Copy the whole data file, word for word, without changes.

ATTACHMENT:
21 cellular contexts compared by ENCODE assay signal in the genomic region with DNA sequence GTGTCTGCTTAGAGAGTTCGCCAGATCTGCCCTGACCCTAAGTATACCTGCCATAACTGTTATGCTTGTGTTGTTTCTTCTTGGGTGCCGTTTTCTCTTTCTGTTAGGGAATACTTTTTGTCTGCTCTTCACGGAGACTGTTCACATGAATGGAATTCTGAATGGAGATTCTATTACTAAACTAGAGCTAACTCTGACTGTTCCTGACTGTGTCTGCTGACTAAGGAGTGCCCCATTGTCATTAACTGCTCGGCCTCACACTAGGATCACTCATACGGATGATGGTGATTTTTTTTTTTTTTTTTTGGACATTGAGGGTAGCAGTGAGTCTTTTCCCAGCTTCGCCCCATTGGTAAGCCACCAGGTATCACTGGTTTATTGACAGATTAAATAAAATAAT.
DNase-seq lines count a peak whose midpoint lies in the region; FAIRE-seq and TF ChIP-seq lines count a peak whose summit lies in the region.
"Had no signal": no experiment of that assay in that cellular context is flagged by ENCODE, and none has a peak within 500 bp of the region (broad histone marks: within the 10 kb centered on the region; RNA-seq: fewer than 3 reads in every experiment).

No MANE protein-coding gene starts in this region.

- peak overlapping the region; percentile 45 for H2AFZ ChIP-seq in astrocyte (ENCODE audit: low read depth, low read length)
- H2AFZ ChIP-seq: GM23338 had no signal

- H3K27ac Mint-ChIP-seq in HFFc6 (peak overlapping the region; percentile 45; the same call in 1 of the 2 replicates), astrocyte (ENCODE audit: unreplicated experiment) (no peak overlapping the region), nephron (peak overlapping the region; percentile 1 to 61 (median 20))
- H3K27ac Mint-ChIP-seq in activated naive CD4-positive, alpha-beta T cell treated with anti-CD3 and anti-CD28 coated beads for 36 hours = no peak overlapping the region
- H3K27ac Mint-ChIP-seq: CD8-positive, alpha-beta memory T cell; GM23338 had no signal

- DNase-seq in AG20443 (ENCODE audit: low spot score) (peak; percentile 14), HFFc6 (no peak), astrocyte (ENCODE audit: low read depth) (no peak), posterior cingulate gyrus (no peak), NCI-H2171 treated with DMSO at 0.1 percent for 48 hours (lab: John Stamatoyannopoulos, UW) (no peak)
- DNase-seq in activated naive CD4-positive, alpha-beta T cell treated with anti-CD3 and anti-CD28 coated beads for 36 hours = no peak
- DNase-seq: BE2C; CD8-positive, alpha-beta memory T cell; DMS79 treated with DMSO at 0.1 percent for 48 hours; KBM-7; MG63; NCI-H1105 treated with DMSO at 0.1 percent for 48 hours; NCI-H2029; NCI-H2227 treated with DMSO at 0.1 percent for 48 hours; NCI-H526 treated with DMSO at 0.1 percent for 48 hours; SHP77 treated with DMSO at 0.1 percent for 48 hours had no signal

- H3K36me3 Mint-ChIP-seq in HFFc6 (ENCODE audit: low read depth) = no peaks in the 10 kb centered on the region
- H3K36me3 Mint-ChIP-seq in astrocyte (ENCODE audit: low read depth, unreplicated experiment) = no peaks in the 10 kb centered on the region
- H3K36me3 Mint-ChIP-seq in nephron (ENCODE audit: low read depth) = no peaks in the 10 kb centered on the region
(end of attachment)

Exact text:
21 cellular contexts compared by ENCODE assay signal in the genomic region with DNA sequence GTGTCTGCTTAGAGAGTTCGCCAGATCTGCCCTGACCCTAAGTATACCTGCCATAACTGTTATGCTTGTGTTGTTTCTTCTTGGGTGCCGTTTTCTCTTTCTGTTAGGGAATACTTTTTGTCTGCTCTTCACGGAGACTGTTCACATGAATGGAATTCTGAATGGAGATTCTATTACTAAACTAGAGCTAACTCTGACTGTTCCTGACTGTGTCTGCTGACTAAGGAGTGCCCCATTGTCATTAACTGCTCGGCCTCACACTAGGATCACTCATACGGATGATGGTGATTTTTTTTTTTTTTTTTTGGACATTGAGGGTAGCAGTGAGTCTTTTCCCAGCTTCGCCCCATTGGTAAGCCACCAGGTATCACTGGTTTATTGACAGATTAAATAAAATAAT.
DNase-seq lines count a peak whose midpoint lies in the region; FAIRE-seq and TF ChIP-seq lines count a peak whose summit lies in the region.
"Had no signal": no experiment of that assay in that cellular context is flagged by ENCODE, and none has a peak within 500 bp of the region (broad histone marks: within the 10 kb centered on the region; RNA-seq: fewer than 3 reads in every experiment).

No MANE protein-coding gene starts in this region.

- peak overlapping the region; percentile 45 for H2AFZ ChIP-seq in astrocyte (ENCODE audit: low read depth, low read length)
- H2AFZ ChIP-seq: GM23338 had no signal

- H3K27ac Mint-ChIP-seq in HFFc6 (peak overlapping the region; percentile 45; the same call in 1 of the 2 replicates), astrocyte (ENCODE audit: unreplicated experiment) (no peak overlapping the region), nephron (peak overlapping the region; percentile 1 to 61 (median 20))
- H3K27ac Mint-ChIP-seq in activated naive CD4-positive, alpha-beta T cell treated with anti-CD3 and anti-CD28 coated beads for 36 hours = no peak overlapping the region
- H3K27ac Mint-ChIP-seq: CD8-positive, alpha-beta memory T cell; GM23338 had no signal

- DNase-seq in AG20443 (ENCODE audit: low spot score) (peak; percentile 14), HFFc6 (no peak), astrocyte (ENCODE audit: low read depth) (no peak), posterior cingulate gyrus (no peak), NCI-H2171 treated with DMSO at 0.1 percent for 48 hours (lab: John Stamatoyannopoulos, UW) (no peak)
- DNase-seq in activated naive CD4-positive, alpha-beta T cell treated with anti-CD3 and anti-CD28 coated beads for 36 hours = no peak
- DNase-seq: BE2C; CD8-positive, alpha-beta memory T cell; DMS79 treated with DMSO at 0.1 percent for 48 hours; KBM-7; MG63; NCI-H1105 treated with DMSO at 0.1 percent for 48 hours; NCI-H2029; NCI-H2227 treated with DMSO at 0.1 percent for 48 hours; NCI-H526 treated with DMSO at 0.1 percent for 48 hours; SHP77 treated with DMSO at 0.1 percent for 48 hours had no signal

- H3K36me3 Mint-ChIP-seq in HFFc6 (ENCODE audit: low read depth) = no peaks in the 10 kb centered on the region
- H3K36me3 Mint-ChIP-seq in astrocyte (ENCODE audit: low read depth, unreplicated experiment) = no peaks in the 10 kb centered on the region
- H3K36me3 Mint-ChIP-seq in nephron (ENCODE audit: low read depth) = no peaks in the 10 kb centered on the region